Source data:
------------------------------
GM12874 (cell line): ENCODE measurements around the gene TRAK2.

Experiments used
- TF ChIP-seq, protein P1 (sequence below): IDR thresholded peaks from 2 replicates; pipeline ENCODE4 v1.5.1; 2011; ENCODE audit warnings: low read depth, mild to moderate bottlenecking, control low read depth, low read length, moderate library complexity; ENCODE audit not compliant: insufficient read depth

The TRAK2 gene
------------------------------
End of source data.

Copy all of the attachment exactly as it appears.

GM12874 (cell line): ENCODE measurements around the gene TRAK2.

Experiments used
- TF ChIP-seq, protein P1 (sequence below): IDR thresholded peaks from 2 replicates; pipeline ENCODE4 v1.5.1; 2011; ENCODE audit warnings: low read depth, mild to moderate bottlenecking, control low read depth, low read length, moderate library complexity; ENCODE audit not compliant: insufficient read depth

The TRAK2 gene